You may have heard people talking about “homesteading” recently. So what exactly does that mean and why has it become so popular?
You might’ve heard the term, but its meaning has changed drastically over the years. Modern day homesteading spans a broad spectrum of activities, but it generally means living a purposeful life of self-reliance and often involves agriculture and food preservation. It may also include production of textiles, clothing and craftwork for use or sale.
The formal definition of homesteading is derived from the word “homestead.” According to Dictionary.com, a homestead is “a dwelling with its land and buildings, occupied by the owner as a home and exempted by a homestead law from seizure or from sale from debt,” and as a verb it means “to acquire a homestead.” However, the use of the term has become more informal over time, and we can now use it to describe gardening or caring for animals for the purpose of feeding the family.
Disturbing recent events such as the pandemic or natural disasters have prompted people to think about the impact of their own food security, health and the global economy. More people have become interested in sustainable, environmentally-conscious living. So they’ve adopted a do-it-yourself mentality.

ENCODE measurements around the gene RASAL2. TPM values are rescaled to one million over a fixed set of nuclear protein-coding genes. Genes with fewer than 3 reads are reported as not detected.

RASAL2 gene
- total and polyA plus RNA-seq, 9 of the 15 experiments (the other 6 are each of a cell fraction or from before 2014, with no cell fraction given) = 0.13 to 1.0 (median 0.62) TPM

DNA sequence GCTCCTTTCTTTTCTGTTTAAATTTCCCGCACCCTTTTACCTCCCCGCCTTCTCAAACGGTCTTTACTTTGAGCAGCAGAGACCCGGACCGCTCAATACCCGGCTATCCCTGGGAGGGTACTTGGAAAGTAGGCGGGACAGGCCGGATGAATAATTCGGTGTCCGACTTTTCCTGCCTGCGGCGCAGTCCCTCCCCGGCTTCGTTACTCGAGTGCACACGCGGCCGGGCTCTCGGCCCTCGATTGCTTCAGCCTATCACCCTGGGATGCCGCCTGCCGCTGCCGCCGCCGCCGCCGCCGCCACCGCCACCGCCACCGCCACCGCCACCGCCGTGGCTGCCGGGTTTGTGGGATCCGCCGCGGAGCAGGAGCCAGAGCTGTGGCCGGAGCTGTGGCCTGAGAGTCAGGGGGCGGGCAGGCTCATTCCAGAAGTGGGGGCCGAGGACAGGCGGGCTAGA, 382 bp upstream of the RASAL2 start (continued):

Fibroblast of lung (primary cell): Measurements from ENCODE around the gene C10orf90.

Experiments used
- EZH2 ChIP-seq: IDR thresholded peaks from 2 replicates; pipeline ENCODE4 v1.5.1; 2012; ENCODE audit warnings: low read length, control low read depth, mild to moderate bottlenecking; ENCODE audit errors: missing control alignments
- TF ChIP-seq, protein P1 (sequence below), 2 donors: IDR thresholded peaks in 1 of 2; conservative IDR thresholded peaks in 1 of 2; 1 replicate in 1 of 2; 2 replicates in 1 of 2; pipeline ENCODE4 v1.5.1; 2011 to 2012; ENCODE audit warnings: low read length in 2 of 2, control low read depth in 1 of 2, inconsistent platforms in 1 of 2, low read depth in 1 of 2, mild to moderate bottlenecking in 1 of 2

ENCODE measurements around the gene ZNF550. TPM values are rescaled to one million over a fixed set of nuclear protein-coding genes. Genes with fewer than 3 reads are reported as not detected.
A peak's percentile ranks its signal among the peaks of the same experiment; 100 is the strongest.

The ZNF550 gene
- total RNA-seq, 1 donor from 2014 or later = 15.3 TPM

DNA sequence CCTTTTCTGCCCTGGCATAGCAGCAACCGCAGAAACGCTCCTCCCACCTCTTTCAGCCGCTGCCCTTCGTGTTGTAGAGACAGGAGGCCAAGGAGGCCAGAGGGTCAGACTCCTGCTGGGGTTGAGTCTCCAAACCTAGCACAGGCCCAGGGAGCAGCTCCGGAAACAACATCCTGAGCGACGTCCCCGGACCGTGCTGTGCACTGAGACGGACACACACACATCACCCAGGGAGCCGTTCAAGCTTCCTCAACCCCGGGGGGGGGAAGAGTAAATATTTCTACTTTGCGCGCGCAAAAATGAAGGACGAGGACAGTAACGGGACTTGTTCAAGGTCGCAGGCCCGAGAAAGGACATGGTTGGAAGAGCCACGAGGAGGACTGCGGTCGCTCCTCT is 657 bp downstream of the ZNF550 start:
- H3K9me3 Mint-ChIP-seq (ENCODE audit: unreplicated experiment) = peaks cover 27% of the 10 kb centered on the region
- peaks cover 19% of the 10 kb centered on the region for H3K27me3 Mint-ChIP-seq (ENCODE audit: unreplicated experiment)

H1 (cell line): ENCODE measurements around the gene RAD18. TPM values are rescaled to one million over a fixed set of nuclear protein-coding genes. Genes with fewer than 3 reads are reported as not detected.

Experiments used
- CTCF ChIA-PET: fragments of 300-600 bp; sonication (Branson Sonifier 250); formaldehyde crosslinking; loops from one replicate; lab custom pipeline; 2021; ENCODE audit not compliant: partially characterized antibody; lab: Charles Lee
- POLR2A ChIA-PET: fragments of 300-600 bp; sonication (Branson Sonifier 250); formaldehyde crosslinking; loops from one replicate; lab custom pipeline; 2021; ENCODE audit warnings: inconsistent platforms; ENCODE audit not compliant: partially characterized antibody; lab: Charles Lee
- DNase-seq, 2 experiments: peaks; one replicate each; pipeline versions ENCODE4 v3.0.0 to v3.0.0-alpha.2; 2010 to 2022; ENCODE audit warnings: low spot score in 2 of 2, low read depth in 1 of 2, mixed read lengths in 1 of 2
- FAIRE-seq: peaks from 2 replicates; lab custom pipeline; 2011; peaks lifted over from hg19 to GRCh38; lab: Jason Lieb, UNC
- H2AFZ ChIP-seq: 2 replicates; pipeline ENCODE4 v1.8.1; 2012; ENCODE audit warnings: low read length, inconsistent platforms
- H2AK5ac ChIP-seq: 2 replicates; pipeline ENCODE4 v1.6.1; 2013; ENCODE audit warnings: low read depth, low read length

North Carolina is a very agriculturally productive state, given its diverse topography and climates. Farmers in the state produce over 80 different kinds of commodities, from Christmas trees and sweet potatoes to pork and seafood. According to the Department of Agriculture, as of 2019 there were 46,200 farms operating on a combined total area of 8.4 million acres. But homesteading doesn’t have to be on a large scale. You can start small right where you are, whether you live in an urban or rural area.
Start Your North Carolina Homesteading Simply
Many people who enjoy homesteading start by producing their own food. You can simply start with a vegetable garden. Get your family and friends involved with harvesting, canning and preserving your vegetables for year-round use.
Or buy chickens. A lot of urban areas now allow you to maintain a number of chickens on your property. Just be sure to check your town’s bylaws first.
Some other things to try:
- Pickle and preserve fruits and vegetables
- Smoke or dry fish to preserve it
- Start foraging
- Build your own furniture and other functional items
- Make your own clothing
Expand Your Space and Skills
If you have a space that allows for more livestock, you can get goats for milk and cheese. Get lambs that you can use for wool for making your own clothing or even knitting. If you’ve never tried knitting, it’s the perfect fall and winter time activity so now may be a good time to try.
Expand your skills too. Many community colleges and towns offer recreational classes that are tons of fun, and they’ll teach you everything from sewing to blacksmithing and woodcarving.
We are also fortunate to have John C. Campbell Folk School in our state. They offer over 800 weekend and week-long classes year-round and currently offer online classes during the pandemic. Be sure to check out their website for what you might like to try.
Living a self-sustainable lifestyle can be very rewarding, not to mention thrifty. So whether you want to start small or your’e ready to go all in, now may be the time to give homesteading try. Your learning curve could be fun!